We all experience stress in our jobs at some point. It is nearly impossible to completely avoid stress, and small amounts can be productive and healthy. However, without stress management and healthy coping mechanisms, burnout can begin to surface.
What exactly is burnout, and as an employer, how can you mitigate it? The Mayo Clinic defines burnout as physical, emotional, and/or mental exhaustion that are combined with doubts about competency and work value. Not only is burnout bad for the individual experiencing it, but it can increase tension among coworkers and lead to high turnover rates. Additionally, it can lower productivity, engagement, and attendance.
Be aware of what causes burnout. Many factors can contribute to employee burnout, including unreasonable compensation, excessive workloads, and inadequate management. Some additional causes include lack of control, unclear work expectations, dysfunctional dynamics, workflow extremes, limited social support, and lack of work-life balance. While you cannot control what’s going on outside your employees’ work lives, you can encourage open and transparent communication in the workplace. Ensuring employees know what is expected of them and having regular touch points can lower the risk of employees feeling lost and confused. It can also provide you a chance to regularly gauge stress levels and look for warning signs. Speaking of warnings signs—here are some signals an employee is approaching or has reached burnout levels:
Taking steps to notice signs and alleviate burnout is an important business practice. Be aware that burnout can happen to anyone from entry-level employees to supervisors and managers. Fortunately, there are several ways you can manage employee burnout.
Reach out to employees. If an employee is displaying some or all the signs mentioned above, schedule a one-on-one meeting to express your concern. Make sure you communicate that it’s a safe environment for the employee to share how they’ve been feeling. Ask if they are feeling unmotivated or excessively stressed out. Even if the employee has expressed that they don't feel burnt out, this can provide a good opportunity to evaluate stress levels and prevent future issues. If the employee is approaching or has reached burnout, work together to come up with a solution, which could involve reassigning work.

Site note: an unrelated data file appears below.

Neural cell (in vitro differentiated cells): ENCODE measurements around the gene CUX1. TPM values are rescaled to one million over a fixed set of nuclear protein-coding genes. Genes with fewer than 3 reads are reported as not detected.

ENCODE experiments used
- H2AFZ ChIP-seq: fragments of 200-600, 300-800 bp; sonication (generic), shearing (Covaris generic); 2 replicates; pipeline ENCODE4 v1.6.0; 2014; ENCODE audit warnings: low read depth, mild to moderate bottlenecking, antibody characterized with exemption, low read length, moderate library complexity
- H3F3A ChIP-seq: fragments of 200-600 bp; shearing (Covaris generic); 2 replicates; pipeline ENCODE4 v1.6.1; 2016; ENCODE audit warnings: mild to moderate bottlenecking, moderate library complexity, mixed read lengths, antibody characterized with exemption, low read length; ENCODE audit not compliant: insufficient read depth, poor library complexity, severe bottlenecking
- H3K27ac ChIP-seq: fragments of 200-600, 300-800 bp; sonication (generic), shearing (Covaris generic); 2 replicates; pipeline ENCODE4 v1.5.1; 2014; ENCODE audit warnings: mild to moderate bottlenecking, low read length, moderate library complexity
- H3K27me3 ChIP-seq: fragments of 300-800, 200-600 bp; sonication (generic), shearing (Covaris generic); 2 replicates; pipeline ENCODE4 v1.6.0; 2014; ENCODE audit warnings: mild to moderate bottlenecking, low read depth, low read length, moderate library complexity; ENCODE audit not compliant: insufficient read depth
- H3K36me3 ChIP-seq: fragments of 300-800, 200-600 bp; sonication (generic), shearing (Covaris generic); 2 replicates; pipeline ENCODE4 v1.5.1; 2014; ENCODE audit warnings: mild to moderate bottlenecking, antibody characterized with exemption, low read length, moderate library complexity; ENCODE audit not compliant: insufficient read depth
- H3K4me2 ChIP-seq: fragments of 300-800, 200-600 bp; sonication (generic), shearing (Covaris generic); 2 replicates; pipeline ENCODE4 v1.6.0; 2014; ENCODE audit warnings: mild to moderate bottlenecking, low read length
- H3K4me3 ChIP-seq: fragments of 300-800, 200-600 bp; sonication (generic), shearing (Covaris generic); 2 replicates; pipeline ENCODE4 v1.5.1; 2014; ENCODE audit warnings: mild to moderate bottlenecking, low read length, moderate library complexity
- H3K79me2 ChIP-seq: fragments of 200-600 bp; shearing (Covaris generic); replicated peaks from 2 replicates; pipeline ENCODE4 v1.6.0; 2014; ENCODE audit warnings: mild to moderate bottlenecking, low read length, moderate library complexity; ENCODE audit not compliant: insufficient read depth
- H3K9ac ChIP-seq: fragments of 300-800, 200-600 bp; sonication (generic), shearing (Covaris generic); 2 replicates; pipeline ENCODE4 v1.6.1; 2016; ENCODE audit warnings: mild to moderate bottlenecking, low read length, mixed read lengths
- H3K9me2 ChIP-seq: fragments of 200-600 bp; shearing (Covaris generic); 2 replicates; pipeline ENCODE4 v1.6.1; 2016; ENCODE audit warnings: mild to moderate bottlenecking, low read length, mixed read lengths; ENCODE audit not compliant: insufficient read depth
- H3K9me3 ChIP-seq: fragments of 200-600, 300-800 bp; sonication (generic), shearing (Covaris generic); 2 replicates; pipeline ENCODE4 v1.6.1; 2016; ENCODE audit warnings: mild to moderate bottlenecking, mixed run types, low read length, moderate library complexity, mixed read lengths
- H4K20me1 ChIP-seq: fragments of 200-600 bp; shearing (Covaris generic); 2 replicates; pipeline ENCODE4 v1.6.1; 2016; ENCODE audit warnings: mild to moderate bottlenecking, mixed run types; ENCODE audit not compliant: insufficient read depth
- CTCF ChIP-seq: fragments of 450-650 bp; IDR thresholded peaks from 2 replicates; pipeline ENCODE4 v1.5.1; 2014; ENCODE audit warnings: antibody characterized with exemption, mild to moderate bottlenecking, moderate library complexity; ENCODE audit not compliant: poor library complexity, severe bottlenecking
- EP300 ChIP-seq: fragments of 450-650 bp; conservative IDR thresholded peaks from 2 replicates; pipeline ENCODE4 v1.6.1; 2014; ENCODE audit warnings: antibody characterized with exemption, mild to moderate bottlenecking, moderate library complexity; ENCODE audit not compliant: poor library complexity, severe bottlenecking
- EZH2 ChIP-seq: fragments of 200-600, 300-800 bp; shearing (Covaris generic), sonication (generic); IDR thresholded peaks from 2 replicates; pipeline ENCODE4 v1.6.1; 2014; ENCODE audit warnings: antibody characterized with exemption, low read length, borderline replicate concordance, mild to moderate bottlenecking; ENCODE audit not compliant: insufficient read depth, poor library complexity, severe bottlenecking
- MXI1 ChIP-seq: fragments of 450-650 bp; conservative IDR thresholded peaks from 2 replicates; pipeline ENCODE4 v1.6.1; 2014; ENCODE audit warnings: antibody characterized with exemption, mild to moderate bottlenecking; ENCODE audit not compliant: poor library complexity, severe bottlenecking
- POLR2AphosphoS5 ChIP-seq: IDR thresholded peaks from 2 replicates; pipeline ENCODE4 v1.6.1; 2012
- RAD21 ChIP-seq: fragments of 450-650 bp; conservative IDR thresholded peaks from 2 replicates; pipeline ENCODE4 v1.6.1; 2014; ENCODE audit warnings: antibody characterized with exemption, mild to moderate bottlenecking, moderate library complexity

Carefully distribute workloads. A key step in mitigating employee burnout is being thoughtful about how you assign tasks. Assigning a single employee or team more than they can reasonably complete is not a way to motivate, it is a path to burnout. Additionally, make sure you are monitoring and limiting overtime work. Check in on a regular basis to determine if anyone is feeling overwhelmed. Providing this respect to employees can go a long way.
Make clear expectations. Work requirements and expectations that are vague and ambiguous are another leading contributor to burnout. If an employee does not have a clear idea of what they should be doing, it can cause a lot of anxiety. Make sure everyone has clear instructions and understands their precise role. If this does not get addressed, time and money will be wasted and frustration will continue to mount.
Evaluate employee satisfaction with a survey. While the indicators listed above can help you recognize employee burnout, it isn’t always obvious. If you want additional insight into how your employees are feeling, consider sending an anonymous workplace satisfaction survey. With questions like, “On a scale of 1 to 5, how do you feel about your job overall?” you can get an idea if employees are feeling burnt out and take proper measures to mitigate or repair.
Recognize and acknowledge employees’ work. Make sure your employees know they are appreciated. Make it a point to look for accomplishments you can recognize in employees and be genuine in showing your appreciation. Building up your employees on a regular basis can help them feel valued and stay engaged.
Make mental health a priority. Creating a culture of mental wellness at your workplace can go a long way in preventing and mitigating employee burnout. Sharing and practicing mindfulness in the workplace is one way to encourage mental wellness. Suggest stress relievers, such as listening to music while working, taking regular breaks, and going for walks. Also, consider hosting team-bonding events and encourage employees to take vacation days. While these practices might seem obvious, they are important and often overlooked. Regularly provide resources to your employees that support mental health and wellness. If it’s within your business’s budget, consider offering an employee assistance program (EAP) and regularly remind your employees of its benefits.
It is detrimental to assume your employees are resistant to burnout. Every individual reacts differently and taking the time to evaluate your staff’s stress levels is invaluable. It is imperative to be mindful of stress, identify warning signs of exhaustion, and be skilled in mitigating stress-related issues.